St. John continued to reside in Morayshire for the most part till his fatal malady and premature death. His Wild Sports of the Highlands has, since its publication in 1846, been a standard work with all lovers of his pursuits. The present volume is a selection from his journals, and correspondence with friends. The arrangement of these materials, which is according to months, may in some instances have the advantage of furnishing a comparison of a particular season in several different years,
but this scarcely compensates for the broken and fragmentary shape it has given the book. We observe, too, some uncertainty as to the precise years in which certain observations are recorded, and here and there a little repetition, either of something already noticed in this volume, or of remarks in the author's other works.
These defects make us regret the more that St. John had not lived to give his collections to the world. His arrangement of his own materials would have added immeasurably to their value; but, taking it as it is, we find in this little volume a mass of very careful observation of natural objects of interest to all sportsmen and naturalists. For the district where the writer lived, and to which he especially directed his attention, the book is invaluable.
In trying to give some account of this unpretending collection, let us first state the author's own claim of merit :
“I have been particularly careful to describe and note down nothing, the authenticity of which I am not certain of. Indeed, every bird here mentioned, with one or two exceptions, I have either killed or seen myself during my wanderings in wood and plain for several years in this district. I have carefully avoided the great error of taking things on hearsay.”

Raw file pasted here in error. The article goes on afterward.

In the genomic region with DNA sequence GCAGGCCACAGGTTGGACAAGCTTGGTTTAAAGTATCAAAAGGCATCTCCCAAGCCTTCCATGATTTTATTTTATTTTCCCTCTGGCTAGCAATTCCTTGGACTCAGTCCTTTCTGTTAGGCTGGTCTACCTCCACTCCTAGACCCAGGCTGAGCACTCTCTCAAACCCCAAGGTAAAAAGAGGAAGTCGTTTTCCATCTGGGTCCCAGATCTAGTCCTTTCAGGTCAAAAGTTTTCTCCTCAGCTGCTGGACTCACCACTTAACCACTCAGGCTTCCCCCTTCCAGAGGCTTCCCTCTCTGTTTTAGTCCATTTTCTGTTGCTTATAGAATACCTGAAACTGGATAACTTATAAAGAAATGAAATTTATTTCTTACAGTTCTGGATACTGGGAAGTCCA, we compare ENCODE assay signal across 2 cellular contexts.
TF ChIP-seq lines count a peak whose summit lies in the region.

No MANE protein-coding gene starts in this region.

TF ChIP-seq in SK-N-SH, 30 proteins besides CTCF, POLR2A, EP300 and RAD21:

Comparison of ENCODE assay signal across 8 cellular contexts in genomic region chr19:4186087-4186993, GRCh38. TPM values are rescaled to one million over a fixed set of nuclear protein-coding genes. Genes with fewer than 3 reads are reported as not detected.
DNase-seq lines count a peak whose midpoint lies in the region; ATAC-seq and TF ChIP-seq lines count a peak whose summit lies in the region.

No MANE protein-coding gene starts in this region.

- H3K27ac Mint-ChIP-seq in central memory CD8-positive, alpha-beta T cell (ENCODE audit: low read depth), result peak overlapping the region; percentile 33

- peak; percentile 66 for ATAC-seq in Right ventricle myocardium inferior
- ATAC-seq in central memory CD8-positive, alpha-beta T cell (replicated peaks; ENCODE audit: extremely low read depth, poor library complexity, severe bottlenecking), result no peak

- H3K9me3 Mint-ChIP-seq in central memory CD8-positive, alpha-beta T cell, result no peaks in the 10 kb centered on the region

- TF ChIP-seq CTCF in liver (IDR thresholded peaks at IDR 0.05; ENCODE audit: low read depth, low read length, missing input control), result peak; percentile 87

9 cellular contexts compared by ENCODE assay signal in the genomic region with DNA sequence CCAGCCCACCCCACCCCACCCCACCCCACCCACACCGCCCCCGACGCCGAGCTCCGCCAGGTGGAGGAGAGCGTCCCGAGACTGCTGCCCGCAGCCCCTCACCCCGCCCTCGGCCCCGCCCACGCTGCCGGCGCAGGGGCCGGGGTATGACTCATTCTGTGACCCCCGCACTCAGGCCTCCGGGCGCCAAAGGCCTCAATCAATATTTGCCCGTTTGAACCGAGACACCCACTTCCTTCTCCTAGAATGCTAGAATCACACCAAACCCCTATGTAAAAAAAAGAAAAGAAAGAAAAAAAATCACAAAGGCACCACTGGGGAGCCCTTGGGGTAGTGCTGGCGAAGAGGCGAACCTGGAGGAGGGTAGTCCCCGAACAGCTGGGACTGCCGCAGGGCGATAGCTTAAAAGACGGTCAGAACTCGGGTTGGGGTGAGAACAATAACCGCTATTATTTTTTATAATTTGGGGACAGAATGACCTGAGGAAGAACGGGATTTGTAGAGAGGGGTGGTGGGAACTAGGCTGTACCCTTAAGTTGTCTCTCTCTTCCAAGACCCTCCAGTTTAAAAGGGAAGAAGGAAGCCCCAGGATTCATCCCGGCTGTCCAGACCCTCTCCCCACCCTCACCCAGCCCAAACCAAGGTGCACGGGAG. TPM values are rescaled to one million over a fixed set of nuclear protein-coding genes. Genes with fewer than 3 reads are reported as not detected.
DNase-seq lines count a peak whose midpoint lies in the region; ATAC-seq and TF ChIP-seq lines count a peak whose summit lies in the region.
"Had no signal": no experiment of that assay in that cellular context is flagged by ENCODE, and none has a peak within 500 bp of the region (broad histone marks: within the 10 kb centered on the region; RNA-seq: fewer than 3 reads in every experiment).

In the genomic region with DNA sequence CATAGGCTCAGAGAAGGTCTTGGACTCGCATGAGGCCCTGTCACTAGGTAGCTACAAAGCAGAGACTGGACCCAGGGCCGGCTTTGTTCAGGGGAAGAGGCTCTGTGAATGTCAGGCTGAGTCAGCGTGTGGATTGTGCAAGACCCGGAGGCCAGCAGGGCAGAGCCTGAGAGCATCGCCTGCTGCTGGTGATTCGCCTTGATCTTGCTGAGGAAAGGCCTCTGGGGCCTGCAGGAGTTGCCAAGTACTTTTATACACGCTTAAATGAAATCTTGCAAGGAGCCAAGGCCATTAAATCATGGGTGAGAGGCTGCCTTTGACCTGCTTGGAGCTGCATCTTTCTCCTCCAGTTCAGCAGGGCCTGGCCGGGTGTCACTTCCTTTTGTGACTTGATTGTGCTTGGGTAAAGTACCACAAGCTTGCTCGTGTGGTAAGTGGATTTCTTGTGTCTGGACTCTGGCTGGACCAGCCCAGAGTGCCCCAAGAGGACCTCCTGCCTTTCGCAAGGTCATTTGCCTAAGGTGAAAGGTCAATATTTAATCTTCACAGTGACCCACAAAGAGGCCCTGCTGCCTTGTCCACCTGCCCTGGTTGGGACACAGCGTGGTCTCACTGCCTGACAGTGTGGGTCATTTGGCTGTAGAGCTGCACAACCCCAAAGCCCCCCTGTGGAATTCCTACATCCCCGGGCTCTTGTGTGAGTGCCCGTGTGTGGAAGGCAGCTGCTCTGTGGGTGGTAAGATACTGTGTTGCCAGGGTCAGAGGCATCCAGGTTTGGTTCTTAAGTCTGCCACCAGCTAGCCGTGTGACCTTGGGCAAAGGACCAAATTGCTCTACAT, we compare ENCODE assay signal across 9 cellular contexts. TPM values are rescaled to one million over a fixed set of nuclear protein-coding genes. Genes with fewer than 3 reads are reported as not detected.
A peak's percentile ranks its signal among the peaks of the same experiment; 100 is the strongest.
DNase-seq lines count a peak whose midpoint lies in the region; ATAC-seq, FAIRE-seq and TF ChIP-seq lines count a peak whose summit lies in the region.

Take a description of a minute favourite as a specimen of simple, truthful painting :
“ The little water-rail (Rallus aquaticus) seems to be a great wanderer. I find its track, and the bird itself, in the most unlikely places ; for instance, I put up one in a dry furze field, and my retriever caught another in a hedge, at some distance from the water. I took the latter bird home alive to show to my children. When I took him out of my pocket, in which most unaccustomed situation he had been for two hours, the strange little creature looked about him with the greatest nonchalance possible, showing fight at everything that came near him; and when, after having gratified the curiosity of the children, we turned him loose in a ditch of running water, he went away jerking up his tail, and not seeming to hurry himself, or to be in the least disconcerted."
St. John's residence was always a receptacle for wounded animals, and a multitude of pets kept by his children,-wildfowl, hawks, roe, owls, ravens, now and then a trapped fox; whatever was tameable was tamed, but nothing was refused the benefit of that sanctuary.
Anecdotes of Animals.
The keeper at Spynie had caught a wounded pochard, and it was taken to St. John's, where it soon got familiar, and lived in comfort till an accident occurred :--